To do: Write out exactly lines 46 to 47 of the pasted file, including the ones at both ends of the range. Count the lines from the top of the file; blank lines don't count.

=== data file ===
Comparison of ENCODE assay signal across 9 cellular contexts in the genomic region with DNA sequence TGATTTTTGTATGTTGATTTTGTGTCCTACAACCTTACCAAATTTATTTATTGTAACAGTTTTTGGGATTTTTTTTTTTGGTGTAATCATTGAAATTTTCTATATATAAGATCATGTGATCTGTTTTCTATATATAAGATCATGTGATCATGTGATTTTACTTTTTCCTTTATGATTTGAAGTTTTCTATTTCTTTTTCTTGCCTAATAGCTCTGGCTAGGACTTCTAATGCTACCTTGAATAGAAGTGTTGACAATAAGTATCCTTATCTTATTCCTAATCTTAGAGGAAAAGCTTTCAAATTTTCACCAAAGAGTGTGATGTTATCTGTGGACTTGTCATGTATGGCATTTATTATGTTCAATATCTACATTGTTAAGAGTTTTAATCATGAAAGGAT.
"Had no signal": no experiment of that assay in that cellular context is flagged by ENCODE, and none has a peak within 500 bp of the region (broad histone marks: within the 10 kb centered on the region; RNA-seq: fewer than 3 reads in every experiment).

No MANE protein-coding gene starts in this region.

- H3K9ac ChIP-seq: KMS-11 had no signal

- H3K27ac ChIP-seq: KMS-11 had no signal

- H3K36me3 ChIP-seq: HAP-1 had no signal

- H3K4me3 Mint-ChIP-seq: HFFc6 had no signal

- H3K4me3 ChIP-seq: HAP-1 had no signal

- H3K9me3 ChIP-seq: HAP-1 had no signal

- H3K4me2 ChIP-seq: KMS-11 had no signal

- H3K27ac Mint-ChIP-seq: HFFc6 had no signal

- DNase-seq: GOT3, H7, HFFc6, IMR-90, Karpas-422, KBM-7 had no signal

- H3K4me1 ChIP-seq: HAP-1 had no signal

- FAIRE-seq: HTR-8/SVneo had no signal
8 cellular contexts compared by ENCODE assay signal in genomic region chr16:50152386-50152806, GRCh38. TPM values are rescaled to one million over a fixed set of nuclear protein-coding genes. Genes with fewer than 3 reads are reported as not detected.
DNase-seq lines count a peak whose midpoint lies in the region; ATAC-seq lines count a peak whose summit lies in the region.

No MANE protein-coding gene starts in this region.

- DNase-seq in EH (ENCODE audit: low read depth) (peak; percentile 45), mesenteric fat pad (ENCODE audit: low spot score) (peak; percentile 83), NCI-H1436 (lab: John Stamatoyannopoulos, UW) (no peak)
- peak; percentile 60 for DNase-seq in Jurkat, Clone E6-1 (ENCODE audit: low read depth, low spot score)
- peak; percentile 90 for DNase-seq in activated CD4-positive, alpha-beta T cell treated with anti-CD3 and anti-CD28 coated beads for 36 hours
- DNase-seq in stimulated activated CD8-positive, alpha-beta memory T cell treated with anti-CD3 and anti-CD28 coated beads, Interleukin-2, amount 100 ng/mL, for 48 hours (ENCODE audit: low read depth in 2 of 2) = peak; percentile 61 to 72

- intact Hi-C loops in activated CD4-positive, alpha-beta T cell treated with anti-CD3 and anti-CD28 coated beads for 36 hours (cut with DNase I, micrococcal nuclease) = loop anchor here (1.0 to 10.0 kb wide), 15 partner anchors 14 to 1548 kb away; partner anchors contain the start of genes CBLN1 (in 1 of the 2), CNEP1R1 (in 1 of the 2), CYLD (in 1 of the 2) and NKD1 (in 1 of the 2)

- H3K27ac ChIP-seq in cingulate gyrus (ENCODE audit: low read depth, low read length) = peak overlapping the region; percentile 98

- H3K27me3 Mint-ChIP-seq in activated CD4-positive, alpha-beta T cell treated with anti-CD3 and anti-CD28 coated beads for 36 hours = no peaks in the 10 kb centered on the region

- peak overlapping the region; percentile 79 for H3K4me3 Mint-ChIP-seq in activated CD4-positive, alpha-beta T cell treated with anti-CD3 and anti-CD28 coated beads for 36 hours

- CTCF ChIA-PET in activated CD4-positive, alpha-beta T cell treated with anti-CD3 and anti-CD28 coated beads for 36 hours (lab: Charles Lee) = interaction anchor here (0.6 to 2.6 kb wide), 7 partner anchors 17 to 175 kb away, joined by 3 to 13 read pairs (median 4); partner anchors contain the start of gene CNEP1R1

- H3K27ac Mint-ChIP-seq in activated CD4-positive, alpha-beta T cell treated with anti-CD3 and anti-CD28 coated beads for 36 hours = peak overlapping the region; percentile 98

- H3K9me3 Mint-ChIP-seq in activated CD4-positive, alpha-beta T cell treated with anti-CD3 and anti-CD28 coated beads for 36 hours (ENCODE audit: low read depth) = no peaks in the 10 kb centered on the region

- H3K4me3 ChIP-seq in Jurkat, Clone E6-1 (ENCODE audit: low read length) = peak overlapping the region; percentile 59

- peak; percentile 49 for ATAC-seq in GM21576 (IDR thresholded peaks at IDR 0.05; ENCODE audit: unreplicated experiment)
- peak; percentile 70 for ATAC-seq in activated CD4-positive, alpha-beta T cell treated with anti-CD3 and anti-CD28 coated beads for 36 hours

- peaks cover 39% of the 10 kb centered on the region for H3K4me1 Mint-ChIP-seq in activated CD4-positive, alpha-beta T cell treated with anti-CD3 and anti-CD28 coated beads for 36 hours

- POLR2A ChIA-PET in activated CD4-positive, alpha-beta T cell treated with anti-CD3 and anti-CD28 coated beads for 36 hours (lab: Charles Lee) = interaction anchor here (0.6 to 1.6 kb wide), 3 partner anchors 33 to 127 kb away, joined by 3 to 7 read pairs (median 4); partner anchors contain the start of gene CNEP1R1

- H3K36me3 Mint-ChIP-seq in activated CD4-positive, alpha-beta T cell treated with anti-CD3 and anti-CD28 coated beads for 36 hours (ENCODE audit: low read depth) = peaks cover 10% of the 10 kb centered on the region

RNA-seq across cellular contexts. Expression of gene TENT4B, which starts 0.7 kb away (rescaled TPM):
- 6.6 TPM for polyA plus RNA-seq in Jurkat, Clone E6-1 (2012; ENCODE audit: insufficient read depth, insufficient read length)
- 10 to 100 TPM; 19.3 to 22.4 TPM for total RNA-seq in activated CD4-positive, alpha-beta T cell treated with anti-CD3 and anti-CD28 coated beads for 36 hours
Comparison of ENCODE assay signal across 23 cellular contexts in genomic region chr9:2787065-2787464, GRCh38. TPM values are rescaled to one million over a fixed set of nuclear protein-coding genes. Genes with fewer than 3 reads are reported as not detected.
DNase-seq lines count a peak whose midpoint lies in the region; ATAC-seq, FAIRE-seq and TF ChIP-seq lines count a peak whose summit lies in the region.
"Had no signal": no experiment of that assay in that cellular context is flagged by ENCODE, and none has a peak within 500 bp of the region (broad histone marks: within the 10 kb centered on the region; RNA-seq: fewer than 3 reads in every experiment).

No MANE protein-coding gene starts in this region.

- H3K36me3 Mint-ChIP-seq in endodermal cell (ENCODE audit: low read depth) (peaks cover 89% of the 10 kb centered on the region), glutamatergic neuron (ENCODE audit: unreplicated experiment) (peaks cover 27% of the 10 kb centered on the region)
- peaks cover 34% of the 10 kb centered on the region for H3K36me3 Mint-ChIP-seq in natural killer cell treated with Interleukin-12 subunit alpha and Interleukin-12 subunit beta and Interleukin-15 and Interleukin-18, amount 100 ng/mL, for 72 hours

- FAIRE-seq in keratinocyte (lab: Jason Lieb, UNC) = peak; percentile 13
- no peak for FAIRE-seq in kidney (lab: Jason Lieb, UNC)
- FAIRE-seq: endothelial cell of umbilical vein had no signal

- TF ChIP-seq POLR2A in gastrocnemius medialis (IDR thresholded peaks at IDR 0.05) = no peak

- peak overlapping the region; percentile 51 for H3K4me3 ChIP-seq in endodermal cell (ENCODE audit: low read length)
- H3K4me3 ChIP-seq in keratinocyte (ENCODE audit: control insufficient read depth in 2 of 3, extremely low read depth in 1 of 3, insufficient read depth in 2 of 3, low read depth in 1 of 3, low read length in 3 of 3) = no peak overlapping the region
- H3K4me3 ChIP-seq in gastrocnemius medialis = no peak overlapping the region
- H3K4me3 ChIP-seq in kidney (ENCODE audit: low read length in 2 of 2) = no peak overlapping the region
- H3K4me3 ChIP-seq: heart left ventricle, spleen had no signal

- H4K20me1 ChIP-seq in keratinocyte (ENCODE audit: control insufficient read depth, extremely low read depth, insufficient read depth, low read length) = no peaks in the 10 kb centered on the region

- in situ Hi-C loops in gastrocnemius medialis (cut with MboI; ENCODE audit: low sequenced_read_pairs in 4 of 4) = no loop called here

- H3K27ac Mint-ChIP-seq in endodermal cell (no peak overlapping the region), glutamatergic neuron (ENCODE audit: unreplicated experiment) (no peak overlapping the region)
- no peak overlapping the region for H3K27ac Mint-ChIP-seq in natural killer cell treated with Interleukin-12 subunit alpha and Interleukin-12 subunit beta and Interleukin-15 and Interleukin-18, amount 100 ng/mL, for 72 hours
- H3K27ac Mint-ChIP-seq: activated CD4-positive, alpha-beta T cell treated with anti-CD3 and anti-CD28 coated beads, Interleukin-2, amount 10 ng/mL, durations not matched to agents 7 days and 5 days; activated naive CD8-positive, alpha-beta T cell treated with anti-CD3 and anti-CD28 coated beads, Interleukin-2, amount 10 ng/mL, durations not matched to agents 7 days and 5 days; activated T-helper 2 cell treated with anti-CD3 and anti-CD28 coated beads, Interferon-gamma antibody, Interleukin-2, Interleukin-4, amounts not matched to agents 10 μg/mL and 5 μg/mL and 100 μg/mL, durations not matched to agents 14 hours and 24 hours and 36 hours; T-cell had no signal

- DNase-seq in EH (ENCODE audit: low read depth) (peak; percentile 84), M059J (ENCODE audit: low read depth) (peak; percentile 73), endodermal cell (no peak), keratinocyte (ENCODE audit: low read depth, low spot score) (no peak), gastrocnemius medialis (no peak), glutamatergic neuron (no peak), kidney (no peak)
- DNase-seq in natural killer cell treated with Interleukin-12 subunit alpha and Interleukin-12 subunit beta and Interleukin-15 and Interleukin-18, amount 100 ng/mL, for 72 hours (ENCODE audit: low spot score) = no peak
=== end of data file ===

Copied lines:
- FAIRE-seq: endothelial cell of umbilical vein had no signal

- TF ChIP-seq POLR2A in gastrocnemius medialis (IDR thresholded peaks at IDR 0.05) = no peak